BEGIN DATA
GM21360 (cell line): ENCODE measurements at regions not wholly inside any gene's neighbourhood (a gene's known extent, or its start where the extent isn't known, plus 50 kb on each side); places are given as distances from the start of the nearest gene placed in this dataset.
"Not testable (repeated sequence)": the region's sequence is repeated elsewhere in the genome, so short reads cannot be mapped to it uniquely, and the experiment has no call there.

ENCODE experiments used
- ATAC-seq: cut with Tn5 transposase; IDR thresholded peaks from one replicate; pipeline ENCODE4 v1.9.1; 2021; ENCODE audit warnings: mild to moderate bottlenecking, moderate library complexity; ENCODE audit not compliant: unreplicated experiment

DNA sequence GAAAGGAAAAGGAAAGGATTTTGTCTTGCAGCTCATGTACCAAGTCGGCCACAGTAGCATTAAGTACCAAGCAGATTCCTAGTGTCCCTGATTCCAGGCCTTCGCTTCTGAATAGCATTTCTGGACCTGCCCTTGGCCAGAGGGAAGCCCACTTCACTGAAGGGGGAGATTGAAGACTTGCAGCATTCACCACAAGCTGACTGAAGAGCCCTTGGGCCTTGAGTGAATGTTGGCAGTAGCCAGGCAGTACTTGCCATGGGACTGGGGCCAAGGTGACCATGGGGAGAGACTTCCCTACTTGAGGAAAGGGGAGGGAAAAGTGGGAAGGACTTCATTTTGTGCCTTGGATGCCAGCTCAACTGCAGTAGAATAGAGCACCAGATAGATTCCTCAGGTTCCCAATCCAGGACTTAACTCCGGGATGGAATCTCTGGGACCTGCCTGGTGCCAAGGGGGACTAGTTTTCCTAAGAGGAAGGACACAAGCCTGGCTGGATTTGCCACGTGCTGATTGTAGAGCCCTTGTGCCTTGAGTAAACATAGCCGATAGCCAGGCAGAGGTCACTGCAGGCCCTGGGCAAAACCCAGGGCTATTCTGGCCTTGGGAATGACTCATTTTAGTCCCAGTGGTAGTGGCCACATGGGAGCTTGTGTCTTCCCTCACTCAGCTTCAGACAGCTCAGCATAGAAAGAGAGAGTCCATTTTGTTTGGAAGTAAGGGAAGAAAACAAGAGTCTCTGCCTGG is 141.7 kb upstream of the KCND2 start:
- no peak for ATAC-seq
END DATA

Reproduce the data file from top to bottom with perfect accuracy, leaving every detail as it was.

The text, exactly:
GM21360 (cell line): ENCODE measurements at regions not wholly inside any gene's neighbourhood (a gene's known extent, or its start where the extent isn't known, plus 50 kb on each side); places are given as distances from the start of the nearest gene placed in this dataset.
"Not testable (repeated sequence)": the region's sequence is repeated elsewhere in the genome, so short reads cannot be mapped to it uniquely, and the experiment has no call there.

ENCODE experiments used
- ATAC-seq: cut with Tn5 transposase; IDR thresholded peaks from one replicate; pipeline ENCODE4 v1.9.1; 2021; ENCODE audit warnings: mild to moderate bottlenecking, moderate library complexity; ENCODE audit not compliant: unreplicated experiment

DNA sequence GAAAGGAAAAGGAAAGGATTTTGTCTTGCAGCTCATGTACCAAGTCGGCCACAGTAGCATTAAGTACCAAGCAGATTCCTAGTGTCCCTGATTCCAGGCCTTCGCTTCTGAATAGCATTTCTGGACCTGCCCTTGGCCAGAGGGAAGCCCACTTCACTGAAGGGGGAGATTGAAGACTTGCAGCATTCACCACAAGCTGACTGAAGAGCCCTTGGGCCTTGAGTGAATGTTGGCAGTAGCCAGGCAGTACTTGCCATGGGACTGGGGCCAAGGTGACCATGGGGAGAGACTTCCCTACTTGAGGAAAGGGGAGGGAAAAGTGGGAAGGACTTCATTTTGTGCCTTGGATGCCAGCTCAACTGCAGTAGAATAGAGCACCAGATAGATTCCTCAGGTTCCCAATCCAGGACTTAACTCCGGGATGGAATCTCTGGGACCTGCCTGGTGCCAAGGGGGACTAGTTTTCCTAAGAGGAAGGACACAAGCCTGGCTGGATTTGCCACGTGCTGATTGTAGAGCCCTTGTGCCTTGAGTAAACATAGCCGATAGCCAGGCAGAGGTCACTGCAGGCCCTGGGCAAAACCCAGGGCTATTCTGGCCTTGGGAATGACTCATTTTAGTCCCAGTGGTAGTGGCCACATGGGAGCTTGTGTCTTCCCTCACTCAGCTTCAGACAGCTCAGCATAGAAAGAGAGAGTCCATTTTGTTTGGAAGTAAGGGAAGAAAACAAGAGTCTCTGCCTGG is 141.7 kb upstream of the KCND2 start:
- no peak for ATAC-seq